This log was inspired by "How to Read Wittgenstein" and "Ludwig Wittgenstein: the duty of genius" by Ray Monk. It is based on reading Tractatus Logico-Philosophicus by Ludwig Wittgenstein translated by D. F. Pears & B. F. McGuinness (Routledge and Kegan Paul:1963)

Saturday, March 29, 2008

A matter of fact is a compound of objects.

It is in the very nature of any thing (any object of consideration whatever) to be a part of a matter of fact. There is no happenstance in logic, so a thing can only occur in a specific matter of fact, when that possibility has its precedent in the thing itself. We would call it happenstance if, in the case of a thing that can stand entirely on its own, a fitting situation in a matter of fact would be found after all.

Something in the realm of logic cannot be merely possible. Logic deals with every possibility and treats all possiblities as its facts. Just as we cannot conceive of a material object without the space it takes up, or an event without time, so we cannot consider any thing without the possibility of its relating to others. If I can associate an object with with a matter of fact, then I cannot think of it without the possibility of this association.

A thing stands on its own in that it can occur in all possible matters of fact. But this is a way to relate to a matter of fact, a form of dependence. (It is impossible for words to occur in two modes, both alone and as part of a sentence.)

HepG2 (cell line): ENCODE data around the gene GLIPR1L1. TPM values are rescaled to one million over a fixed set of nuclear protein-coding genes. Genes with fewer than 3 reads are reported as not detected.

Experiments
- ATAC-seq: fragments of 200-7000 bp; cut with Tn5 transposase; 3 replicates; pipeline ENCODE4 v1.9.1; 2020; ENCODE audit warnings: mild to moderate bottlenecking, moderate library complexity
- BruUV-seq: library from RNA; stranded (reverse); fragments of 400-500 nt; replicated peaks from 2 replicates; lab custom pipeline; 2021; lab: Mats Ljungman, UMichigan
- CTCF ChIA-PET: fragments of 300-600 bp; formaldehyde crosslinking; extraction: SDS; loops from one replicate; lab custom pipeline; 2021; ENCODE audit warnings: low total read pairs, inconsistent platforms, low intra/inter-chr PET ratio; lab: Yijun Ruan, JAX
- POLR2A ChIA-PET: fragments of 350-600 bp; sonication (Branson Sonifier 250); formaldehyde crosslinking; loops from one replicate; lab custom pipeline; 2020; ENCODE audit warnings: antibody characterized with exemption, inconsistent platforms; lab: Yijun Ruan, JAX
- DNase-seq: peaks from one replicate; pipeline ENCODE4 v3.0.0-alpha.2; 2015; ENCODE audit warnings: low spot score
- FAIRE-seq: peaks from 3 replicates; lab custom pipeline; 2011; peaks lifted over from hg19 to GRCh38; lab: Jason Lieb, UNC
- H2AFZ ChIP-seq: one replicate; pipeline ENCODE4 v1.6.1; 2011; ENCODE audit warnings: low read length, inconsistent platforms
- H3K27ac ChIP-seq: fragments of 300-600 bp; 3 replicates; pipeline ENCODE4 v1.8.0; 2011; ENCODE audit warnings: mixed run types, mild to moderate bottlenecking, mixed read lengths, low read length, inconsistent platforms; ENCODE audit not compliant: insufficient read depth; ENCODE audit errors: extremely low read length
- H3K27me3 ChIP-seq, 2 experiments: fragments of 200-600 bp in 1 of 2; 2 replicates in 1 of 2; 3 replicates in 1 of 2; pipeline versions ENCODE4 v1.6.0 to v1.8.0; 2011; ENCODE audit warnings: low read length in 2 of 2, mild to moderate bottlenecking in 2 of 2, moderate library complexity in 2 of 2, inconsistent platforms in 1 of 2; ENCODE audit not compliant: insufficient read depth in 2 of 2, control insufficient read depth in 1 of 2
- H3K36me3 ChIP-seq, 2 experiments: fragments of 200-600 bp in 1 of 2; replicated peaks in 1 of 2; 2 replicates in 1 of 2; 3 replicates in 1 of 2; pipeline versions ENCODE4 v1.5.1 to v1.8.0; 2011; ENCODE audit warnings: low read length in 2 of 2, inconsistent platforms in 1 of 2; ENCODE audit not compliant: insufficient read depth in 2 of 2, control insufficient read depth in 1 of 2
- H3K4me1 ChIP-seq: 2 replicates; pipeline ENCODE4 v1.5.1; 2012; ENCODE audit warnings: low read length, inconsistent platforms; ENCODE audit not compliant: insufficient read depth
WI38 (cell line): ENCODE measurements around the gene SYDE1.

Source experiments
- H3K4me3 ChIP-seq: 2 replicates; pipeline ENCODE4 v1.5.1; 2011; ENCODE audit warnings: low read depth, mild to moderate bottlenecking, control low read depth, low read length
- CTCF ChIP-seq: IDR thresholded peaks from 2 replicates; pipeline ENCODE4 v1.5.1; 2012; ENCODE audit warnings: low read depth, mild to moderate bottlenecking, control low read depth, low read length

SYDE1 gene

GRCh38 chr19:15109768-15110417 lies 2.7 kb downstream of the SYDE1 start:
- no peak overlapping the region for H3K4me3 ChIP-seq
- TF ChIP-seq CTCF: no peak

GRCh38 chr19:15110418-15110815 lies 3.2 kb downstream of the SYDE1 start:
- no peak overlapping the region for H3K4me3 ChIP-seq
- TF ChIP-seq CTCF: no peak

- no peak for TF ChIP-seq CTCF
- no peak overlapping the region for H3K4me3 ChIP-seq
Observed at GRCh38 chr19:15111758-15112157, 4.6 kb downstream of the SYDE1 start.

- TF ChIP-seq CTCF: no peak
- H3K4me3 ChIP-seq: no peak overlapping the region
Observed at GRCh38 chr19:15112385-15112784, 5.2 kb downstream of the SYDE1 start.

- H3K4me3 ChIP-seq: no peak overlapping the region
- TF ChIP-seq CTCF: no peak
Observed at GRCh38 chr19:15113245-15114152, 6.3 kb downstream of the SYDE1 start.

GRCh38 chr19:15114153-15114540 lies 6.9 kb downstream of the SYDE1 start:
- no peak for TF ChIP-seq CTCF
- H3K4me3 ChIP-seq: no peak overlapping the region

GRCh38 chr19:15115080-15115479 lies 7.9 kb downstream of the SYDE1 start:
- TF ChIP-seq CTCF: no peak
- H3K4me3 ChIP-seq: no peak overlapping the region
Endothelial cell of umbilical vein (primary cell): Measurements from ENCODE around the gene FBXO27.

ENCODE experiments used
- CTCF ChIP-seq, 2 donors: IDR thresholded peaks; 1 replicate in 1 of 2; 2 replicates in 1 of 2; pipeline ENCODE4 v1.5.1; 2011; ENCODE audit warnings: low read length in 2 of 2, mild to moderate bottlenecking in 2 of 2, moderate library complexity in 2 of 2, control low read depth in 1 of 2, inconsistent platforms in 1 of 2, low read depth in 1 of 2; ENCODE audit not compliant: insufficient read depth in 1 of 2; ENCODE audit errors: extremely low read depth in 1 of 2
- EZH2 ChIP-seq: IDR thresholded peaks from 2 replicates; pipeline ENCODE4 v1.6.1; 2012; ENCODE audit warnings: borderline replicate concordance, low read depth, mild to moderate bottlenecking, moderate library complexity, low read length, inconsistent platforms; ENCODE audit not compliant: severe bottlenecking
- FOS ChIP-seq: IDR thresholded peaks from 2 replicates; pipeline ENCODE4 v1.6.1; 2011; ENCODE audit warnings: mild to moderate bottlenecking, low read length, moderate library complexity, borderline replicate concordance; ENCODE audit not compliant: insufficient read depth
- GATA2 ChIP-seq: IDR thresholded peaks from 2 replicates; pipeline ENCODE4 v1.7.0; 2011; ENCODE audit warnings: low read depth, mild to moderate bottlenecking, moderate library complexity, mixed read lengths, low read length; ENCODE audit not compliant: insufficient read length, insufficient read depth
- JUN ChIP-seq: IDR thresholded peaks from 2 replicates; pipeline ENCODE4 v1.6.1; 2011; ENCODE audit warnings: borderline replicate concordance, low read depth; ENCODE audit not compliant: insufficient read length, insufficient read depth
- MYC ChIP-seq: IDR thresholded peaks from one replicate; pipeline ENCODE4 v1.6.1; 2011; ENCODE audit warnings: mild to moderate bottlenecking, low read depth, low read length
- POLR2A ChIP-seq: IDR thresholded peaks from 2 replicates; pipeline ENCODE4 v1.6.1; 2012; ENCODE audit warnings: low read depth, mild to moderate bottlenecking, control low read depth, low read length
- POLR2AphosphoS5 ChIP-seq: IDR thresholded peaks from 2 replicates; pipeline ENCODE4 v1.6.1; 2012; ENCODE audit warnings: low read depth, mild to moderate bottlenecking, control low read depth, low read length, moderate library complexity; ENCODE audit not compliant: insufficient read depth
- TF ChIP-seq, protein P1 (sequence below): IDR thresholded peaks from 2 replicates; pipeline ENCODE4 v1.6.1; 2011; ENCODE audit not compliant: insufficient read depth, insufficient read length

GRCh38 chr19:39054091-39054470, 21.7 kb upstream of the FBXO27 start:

If I know a thing, then I also know all the ways it occurs in matters of fact (they all must lie in the nature of the object); it cannot be possible to find an additional, new way. In order to know an object I may not need not know its external properties, but I do need to know its internal properties. So, once all objects are given, all possible matters of fact are given as well.

It is as if every thing is located in a space of possible matters of fact. I can consider this space empty, but not the thing without the space. A geometric object must be situated in infinite space. (A point in space is location as an argument.) The speck in the visual field, though it need not be red, must have some color. It has, so to speak, color space about it. Notes must have some pitch, objects of the sense of touch some hardness, etc.

Objects make matters of fact possible and how an object can be part of a matter of fact is determined by its form.

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